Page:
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Junior Project Manager Job Description

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Junior Project Manager Job Description

We are looking for a Junior Project Manager to help theorize and oversee multiple projects within our company.  As Junior Project Manager you will be responsible for detecting gaps that can be closed by projects, collaborating with co-workers to propose suitable endeavours and overseeing the allocation of financial and human resources.

To succeed as Junior Project Manager, you should be able to track performance across an array of developments. Suitable Project Managers will harness employees’ unique strengths to promote the viability of all projects.

Junior Project Manager Responsibilities

  • Experience as a Junior Project Manager or possess suitable skills.
  • In-depth understanding of prevailing project management methods.
  • Forethought, with the capacity to identify and minimize risks.
  • Ability to detect and capitalize on others’ strengths.
  • Supervision, delegation, and capacity development abilities.
  • Familiarity with tools and metrics needed to evaluate project performance.
  • Ability to perceive and ameliorate conflict and tension.
  • Degree in a pertinent discipline
  • Recognise Project Management qualification.

Junior Project Manager Requirements

  • Identify needs that can be successfully addressed by projects.
  • Pitch project ideas and securing approval before each project commences.
  • Outline the human and material resources required to successfully complete each project.
  • Develop new project plans in consultation with stakeholders, including clients and staff.
  • Formulate a resource allocation strategy, and utilizing this to distribute work and finances.
  • Monitor staff performance to ensure excellence and adherence to specified deadlines.
  • Evaluate each project’s effectiveness by consulting with clients, consumers, and staff.
  • Report on each project’s utility upon the uptake of outputs.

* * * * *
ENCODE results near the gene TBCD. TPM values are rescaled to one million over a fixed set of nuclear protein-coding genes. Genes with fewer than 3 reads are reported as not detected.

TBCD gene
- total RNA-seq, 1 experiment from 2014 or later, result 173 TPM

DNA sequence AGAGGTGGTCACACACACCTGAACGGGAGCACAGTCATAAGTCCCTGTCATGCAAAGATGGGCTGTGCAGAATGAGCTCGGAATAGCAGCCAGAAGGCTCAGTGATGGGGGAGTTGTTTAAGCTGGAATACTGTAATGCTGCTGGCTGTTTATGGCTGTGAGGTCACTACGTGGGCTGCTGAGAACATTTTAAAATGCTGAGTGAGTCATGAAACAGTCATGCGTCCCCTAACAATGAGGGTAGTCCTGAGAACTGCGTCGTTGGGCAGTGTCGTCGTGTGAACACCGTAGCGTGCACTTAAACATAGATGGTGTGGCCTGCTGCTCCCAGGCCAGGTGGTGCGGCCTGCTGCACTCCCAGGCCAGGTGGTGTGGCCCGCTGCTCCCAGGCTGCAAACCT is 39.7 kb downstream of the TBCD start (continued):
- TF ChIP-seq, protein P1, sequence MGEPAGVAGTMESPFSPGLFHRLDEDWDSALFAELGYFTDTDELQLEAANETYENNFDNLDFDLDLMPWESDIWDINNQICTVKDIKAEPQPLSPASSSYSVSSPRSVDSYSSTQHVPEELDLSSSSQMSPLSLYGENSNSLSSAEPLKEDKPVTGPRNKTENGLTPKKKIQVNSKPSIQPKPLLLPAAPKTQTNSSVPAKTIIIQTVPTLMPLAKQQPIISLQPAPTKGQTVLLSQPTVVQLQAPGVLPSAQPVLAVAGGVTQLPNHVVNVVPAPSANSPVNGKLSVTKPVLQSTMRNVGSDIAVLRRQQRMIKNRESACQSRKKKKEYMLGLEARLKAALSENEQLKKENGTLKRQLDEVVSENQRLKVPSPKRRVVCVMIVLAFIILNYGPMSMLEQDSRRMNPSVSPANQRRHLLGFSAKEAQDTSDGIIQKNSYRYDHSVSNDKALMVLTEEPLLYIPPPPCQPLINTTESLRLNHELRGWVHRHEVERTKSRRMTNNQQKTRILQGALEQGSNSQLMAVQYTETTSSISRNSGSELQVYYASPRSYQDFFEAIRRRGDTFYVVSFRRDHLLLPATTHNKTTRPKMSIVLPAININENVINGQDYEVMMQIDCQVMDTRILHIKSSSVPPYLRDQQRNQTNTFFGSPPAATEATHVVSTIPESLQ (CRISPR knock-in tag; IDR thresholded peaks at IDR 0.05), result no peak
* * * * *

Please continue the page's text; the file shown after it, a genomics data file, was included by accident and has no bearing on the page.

• Consult with the assigned Project Manager to seek guidance and input during the key phase of each project.
  • Experience as a Junior Project Manager or possess suitable skills.
  • In-depth understanding of prevailing project management methods.
  • Forethought, with the capacity to identify and minimize risks.
  • Ability to detect and capitalize on others’ strengths.
  • Supervision, delegation, and capacity development abilities.
  • Familiarity with tools and metrics needed to evaluate project performance.
  • Ability to perceive and ameliorate conflict and tension.
  • Degree in a pertinent discipline
  • Recognise Project Management qualification.

Personalising Your Junior Project Manager Job Description Advise

The hiring process and recruiting new employees to fill your key roles requires a degree of personalisation if you are to attract the best employees in a competitive employment market. The right person for a crucial role or more senior roles will likely have other employers targeting them. As your job description will be the first point of contact, you need to nail your pitch and provide the best possible service.

When creating your bespoke description and advert, you should cover and promote these points:

Job title: This should accurately reflect the role and include keywords that top talent might be using to search for jobs.

Job duties: The day to day duties, such as administrative tasks, which vary depending on the company and inform the candidate if they can complete the role.

Technical skills: These are the hard skills required through training, such as proficiency with Microsoft Office.

Soft skills: These include the interpersonal skills and general abilities the right candidates will possess. For example, the competency to prioritise multiple tasks, handle customer queries and customer complaints, work alone, or build a good relationship with coworkers.

The company’s culture: Highlighting your company culture and values ensures employees thrive and find outstanding job satisfaction. Candidates that are not the right fit won’t waste their time completing the application process, meaning you can focus on qualified individuals and hire in a more timely manner.

Career progression: Including the career path will entice candidates looking for career growth. 

Training and development programs: Smaller companies may need employees with previous experience or provide educational assistance over internal training offered by larger organisations with more significant resources. 

Employee benefits: Compensation and benefits often fail to appear in job ads and while you may want to hold your cards close to your chest, failing to include them is a mistake. Consider answering common questions, such as working hours and paid leave. Researching the average salary for the role in these early stages will ensure you don’t waste your interviewer’s and the candidate’s time.

Skill gaps: Your company may need to bring in new skills beyond those required to complete the key role and duties. Thinking on an organisational level can be beneficial when contemplating skills diversity.

Legal requirements: Ensure your job advert and description does not ask for inappropriate or discriminatory personal details, such as age, marital status, or religion.


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